The humble rat is a great teacher, give it some choices of cheese, and I am not talking Gouda versus Manchego. I’m talking the ones that are wired up to electricity, while the other is not. Who likes Manchego, over Gouda, no less? I’ll tell you who, the rat who just got shocked to a volt within his life. He’s going to do what he has to, and pick a cheese we used to dub, “man-stinko” anytime a customer added it to their cheese platter.
Einstein Would Be Proud
I used to work for a caterer, best one in Pittsburgh, so this next story will tie in seamlessly. If you read my memoir, you already know this tale of delusion. I worked late the night before, and because I had to meet my boss early, I stayed at my parents’ house. My serving crew and I got tipped nicely, and my buddy went to cop (which means, “to buy drugs”) while we drove home to unload all the equipment.
I saved some for the morning to avoid being sick; less than half a bag. As I have done countless times, I pushed the plunger down on the syringe, and all I remember is falling back on my bed. I was probably about 31 when this happened, but in the 18 years I stayed at my parent’s house, my dad has never come into my room. This morning he did – he opened the door and saw my skin turning a nice shade of hypoxic (no oxygen). His boy was dying right in front of his eyes. I only know I stopped breathing and my heart gave up from his recollection of me, growing ever stiller in his arms.
What I remember is the jolt Narcan gave to my system; my flat on the bed body now a rigid right angle. My parents were crying in the corner, paramedics working feverishly to save a life that I myself valued so little. The police collecting whatever they could find, not to charge me with but to rid the house. The benefits of small town living. They asked me questions, <em>who are you? Where are you? What’s your parents’ names?</em>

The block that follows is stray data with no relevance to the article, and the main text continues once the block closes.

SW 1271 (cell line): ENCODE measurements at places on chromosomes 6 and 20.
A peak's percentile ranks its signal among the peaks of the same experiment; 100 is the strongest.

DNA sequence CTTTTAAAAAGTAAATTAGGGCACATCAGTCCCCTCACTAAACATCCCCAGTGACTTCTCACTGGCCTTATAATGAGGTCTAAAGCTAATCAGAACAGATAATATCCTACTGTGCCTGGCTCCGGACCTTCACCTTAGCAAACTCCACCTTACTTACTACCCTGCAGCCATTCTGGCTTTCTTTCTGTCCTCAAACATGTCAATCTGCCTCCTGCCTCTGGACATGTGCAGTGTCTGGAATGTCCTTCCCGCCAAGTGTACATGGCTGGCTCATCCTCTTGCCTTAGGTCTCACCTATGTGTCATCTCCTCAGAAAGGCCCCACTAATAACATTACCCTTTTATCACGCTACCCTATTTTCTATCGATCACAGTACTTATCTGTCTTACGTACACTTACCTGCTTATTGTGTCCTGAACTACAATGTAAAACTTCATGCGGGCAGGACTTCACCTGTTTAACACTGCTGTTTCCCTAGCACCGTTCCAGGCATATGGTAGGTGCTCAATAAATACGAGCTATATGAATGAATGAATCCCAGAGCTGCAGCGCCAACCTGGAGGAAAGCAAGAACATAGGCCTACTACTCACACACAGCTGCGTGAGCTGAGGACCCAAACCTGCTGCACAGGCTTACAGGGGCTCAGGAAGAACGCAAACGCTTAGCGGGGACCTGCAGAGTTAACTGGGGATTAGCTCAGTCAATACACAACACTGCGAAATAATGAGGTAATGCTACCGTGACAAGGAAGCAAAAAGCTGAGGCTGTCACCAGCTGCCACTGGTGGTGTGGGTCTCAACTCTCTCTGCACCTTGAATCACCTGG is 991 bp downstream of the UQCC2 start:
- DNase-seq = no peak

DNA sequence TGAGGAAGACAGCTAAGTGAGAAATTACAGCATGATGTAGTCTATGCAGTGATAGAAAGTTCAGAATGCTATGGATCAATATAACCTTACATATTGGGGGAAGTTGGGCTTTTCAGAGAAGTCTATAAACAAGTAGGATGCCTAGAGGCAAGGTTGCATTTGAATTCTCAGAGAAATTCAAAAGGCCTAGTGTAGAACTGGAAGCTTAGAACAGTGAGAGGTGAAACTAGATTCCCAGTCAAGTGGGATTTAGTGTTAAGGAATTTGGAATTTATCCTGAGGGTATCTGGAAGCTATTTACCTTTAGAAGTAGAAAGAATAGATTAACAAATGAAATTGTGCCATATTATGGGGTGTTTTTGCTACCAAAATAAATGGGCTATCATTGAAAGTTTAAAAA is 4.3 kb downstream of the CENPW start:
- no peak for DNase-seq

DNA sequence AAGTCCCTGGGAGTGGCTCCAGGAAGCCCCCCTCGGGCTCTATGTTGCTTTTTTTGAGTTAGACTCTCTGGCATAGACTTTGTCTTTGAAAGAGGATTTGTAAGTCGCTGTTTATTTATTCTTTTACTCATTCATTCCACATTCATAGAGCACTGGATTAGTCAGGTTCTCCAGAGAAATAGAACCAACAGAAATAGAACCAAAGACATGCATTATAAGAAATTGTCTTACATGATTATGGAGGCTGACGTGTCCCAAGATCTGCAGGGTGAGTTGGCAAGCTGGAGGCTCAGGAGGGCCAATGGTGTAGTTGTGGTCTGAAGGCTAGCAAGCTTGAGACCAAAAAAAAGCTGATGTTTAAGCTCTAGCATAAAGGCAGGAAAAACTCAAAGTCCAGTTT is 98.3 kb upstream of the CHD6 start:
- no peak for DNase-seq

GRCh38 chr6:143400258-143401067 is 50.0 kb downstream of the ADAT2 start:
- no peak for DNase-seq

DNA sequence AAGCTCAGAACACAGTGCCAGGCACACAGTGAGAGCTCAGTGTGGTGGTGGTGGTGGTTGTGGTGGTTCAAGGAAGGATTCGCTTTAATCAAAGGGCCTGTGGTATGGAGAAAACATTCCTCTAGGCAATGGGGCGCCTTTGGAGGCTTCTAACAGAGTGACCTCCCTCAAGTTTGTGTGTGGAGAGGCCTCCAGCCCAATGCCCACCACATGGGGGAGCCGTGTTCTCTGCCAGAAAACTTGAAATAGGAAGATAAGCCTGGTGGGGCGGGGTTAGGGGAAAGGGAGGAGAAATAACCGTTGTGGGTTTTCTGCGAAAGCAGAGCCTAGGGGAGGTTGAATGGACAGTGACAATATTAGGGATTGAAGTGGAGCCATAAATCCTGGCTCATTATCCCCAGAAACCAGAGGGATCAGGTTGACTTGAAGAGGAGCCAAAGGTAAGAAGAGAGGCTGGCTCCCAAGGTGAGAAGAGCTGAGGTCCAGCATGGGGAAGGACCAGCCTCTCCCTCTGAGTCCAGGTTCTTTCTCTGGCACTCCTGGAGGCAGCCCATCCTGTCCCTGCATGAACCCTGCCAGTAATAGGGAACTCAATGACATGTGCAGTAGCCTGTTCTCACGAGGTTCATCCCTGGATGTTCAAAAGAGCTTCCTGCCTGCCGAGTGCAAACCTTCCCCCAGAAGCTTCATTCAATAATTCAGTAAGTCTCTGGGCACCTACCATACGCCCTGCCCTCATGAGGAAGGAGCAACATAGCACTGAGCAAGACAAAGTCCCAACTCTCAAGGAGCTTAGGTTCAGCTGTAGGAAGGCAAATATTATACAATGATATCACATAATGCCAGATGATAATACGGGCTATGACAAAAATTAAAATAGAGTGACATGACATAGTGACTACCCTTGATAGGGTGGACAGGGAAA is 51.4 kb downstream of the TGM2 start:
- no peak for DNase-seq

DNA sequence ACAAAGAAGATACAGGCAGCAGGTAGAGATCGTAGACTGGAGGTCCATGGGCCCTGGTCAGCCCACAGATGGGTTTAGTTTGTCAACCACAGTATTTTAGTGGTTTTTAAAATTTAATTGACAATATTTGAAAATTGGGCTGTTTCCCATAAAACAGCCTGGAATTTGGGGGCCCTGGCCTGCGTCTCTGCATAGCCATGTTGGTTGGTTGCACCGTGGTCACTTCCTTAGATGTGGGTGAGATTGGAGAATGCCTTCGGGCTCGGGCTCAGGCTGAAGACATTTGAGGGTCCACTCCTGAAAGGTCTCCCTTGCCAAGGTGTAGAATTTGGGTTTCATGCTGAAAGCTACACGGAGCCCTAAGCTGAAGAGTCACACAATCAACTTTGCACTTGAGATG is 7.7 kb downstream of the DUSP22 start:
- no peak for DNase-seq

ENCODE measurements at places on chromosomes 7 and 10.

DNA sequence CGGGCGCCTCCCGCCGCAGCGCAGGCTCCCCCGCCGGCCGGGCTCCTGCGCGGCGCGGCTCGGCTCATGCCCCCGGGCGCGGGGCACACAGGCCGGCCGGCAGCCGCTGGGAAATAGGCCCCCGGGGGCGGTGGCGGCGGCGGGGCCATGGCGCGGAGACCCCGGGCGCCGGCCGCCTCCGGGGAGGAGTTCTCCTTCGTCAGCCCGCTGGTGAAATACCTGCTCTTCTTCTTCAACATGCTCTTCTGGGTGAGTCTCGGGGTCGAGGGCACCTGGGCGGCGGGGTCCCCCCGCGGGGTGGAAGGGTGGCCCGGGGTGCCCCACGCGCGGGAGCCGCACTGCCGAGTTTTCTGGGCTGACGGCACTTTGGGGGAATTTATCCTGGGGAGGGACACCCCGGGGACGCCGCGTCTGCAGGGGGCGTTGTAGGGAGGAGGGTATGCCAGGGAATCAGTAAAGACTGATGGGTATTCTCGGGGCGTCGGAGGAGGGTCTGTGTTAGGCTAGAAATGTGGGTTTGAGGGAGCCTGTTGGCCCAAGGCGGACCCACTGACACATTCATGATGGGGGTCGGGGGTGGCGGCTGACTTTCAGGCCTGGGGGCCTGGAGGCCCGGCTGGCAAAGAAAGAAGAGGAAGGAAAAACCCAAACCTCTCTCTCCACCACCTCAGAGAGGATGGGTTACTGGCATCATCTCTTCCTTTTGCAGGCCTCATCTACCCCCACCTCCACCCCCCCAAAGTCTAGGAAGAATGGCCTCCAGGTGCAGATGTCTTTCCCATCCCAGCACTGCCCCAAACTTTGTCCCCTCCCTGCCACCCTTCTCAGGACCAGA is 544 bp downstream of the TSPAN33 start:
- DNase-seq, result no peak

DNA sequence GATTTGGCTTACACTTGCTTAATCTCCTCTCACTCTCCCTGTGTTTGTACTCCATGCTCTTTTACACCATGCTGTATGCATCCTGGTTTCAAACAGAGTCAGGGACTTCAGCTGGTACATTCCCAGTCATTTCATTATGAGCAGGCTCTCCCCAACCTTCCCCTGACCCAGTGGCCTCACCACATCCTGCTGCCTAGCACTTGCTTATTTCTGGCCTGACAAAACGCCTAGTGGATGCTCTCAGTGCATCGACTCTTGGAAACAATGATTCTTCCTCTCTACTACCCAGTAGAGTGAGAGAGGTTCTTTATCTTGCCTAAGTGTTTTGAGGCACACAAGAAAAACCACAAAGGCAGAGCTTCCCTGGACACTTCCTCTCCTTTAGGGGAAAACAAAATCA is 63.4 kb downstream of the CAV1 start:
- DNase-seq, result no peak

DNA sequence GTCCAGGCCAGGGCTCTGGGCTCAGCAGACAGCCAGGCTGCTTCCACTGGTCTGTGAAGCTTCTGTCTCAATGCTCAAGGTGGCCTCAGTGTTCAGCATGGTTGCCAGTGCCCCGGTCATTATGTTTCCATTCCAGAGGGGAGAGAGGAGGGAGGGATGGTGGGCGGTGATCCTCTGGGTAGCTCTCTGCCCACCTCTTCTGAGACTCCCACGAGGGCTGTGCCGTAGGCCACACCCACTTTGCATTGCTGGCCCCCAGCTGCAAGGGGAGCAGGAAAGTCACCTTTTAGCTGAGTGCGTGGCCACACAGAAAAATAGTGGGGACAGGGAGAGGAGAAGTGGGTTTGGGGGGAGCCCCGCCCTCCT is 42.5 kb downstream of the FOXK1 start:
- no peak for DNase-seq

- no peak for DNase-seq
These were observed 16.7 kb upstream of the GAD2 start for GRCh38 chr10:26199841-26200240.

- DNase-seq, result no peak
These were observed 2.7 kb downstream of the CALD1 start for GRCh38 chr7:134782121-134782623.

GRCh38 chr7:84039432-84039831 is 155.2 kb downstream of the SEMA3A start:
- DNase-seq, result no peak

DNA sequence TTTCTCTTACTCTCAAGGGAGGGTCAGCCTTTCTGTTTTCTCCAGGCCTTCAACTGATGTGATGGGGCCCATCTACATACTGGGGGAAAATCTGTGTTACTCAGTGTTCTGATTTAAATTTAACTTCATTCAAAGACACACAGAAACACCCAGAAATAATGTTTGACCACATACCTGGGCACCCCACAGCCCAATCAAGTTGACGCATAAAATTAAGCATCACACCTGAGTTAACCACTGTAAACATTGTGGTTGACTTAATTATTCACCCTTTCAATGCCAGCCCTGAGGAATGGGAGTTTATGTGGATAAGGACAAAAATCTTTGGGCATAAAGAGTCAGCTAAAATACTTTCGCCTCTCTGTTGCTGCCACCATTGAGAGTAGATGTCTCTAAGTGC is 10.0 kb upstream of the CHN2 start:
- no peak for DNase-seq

All I wanted to do was go to work. I wanted to get dressed, not go on the gurney to the hospital. Plus, the embarrassment of my parents; neighbors didn’t need to see me wheeled out. Plus I felt dope sick with all that heroin off its receptors. Finally, I got released from the hospital and went to work. Hopefully to save my job, <strong><em>and </em></strong>to get another bag. <strong>The same bag that killed me just a few hours ago. </strong>The absurdity of that moment defines the lunacy of addiction.
<em>Step 2: Came to believe a Power greater than ourselves could return us to sanity.</em>
Insanity is simply defined – doing the same thing and expecting different results. I had been doing that for years. Of course, if I was about to relapse, I would shoot dope on the weekend only. Maybe Wednesdays too. Raised in America, I believe in equality though, and every day deserves their fair <em>shot.</em> Puns, inescapable at times. It’s more than drugs though. It’s the lies, always exposed eventually. The missing money, jewelry, whatever was centered on my addiction and getting <em>more</em>, the same behavior, the same defects of character reared their ugly heads, and I always, no matter the imagined short-lived victories; I eventually lost it all. Every single time, gone, except for my life. I just could never escape the madness or be grateful I had a beating heart and breathing lungs that fed oxygenated blood to a fully functional brain.
Sanity sounds like a great alternative to dying in my father’s arms. Sanity keeps what is important front and center- love. For almost two decades I lived in my self-created insanity. This Power greater than me, I want to learn more, because sanity is also peace. I didn’t make it this far in life by chance, and to possess that faith in my heart is a magnificent gift of grace.
Giving up Gouda is well worth it.